Peter Caplehorn, Technical Director at Scott Brownrigg is re-elected to RIBA Council
Peter Caplehorn, Technical Director at Scott Brownirgg has been re-elected to the RIBA Council for a second, three year term. Out of a total 17 candidates, the five other seats went to Elspeth Clements, Peter Oborn, George Oldham,Yasmin Shariff and Sam Webb.
The RIBA is governed by a Council of 60 members, elected from among the RIBA membership, the majority of whom are chartered architects. Chaired by the president, Council meets four times annually and is ultimately responsible for the conduct and development of the institute. Council passes down detailed responsibility and technical focus to the RIBA Board and subsidiary companies. Elections to the RIBA Council are conducted independently on behalf of the RIBA by Electoral Reform Services.
Peter believes that one of the biggest challenges to members comes from practical, technical matters and regulations. The building regulations, CDM, British Standards canconsume a considerable amount of time. He has pursued the need for clarity, consistency and above all a reduction in burden and would like to continue to raise the architects voice in these areas, whilst encouraging closer cross professional relationships.
Peter continues to represent the designer’s role in CDM, and health and safety, and feels that it is important that others understand the complexity of design and how standards can be improved. Believing that Building Regulations need to be clearer, he has chaired the committee generating the new format for the approved documents for Building Regulations, these will start to appear later this year. He is also on the Building Regulations Advisory Committee (BRAC), providing the Government with direct feedback on how regulations can be, and should be made more efficient for architects and designers.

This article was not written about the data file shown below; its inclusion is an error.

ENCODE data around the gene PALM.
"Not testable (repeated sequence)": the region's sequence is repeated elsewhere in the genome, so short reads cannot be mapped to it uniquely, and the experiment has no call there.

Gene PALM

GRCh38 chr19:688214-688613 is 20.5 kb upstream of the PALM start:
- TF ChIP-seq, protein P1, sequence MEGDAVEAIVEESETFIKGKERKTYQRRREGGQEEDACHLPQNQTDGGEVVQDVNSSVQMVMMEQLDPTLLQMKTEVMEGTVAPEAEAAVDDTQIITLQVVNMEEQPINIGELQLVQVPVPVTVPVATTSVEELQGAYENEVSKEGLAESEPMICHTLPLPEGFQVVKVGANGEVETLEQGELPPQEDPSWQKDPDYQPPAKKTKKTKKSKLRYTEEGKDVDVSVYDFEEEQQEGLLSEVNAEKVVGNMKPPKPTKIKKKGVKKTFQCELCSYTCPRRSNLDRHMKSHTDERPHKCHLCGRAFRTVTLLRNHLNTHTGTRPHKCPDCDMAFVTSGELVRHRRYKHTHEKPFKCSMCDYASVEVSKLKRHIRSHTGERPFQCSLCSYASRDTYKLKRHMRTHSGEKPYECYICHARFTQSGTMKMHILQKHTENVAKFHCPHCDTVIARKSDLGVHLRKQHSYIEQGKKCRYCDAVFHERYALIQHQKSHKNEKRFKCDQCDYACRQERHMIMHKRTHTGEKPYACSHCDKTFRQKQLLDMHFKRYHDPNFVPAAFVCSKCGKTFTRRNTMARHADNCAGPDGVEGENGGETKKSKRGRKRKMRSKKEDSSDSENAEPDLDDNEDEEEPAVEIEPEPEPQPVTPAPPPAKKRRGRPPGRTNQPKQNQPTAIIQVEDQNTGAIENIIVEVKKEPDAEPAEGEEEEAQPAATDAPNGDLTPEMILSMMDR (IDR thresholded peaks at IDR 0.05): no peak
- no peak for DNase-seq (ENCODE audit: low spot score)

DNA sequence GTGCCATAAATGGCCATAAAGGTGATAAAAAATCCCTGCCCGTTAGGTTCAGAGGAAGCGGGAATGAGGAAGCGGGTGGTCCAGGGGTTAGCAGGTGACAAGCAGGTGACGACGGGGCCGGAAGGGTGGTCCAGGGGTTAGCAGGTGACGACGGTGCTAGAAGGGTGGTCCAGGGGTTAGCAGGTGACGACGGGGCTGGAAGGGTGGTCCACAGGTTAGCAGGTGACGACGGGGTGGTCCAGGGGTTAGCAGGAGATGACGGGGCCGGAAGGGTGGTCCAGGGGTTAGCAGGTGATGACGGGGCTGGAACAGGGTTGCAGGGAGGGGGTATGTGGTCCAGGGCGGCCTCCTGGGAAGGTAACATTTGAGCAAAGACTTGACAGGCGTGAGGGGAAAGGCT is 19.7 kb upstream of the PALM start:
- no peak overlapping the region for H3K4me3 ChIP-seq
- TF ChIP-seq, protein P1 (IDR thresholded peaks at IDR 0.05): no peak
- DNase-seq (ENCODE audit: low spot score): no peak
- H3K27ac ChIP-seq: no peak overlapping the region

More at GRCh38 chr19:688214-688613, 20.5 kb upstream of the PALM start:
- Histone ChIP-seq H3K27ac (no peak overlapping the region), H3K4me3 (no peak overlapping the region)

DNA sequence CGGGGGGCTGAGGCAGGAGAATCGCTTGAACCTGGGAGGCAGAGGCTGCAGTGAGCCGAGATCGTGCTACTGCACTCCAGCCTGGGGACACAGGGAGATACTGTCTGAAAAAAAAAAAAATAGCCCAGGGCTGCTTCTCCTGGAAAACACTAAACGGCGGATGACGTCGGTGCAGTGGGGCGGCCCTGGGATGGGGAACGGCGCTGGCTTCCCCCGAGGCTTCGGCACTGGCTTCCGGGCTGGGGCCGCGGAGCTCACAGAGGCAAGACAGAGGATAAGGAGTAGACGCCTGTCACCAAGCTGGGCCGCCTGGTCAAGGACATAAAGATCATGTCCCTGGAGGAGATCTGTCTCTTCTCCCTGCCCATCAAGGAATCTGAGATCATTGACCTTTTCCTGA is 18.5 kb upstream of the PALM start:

Peter liaises with the BSI on a regular basis chairing the CB-Committee; new guidance has be published helping bridge the gap between design and application.
“I am delighted to have been re-elected to the RIBA Council. It is a challenging time for the industry and the RIBA. However there are also some interesting issues such as the use of BIM, the low carbon agenda and the compliance gap. Can the profession respond to these issues, and provide solutions to support their businesses?
The current Government is ready to listen to the Professions, and given the sparse resources available that is not hard to see why. Architects are very well placed to be the focus of influence and direction on many current issues. The new president Angela Brady takes the reins in September and promises to put the RIBA centre stage. Her energy and persuasive nature will certainly make this an interesting period”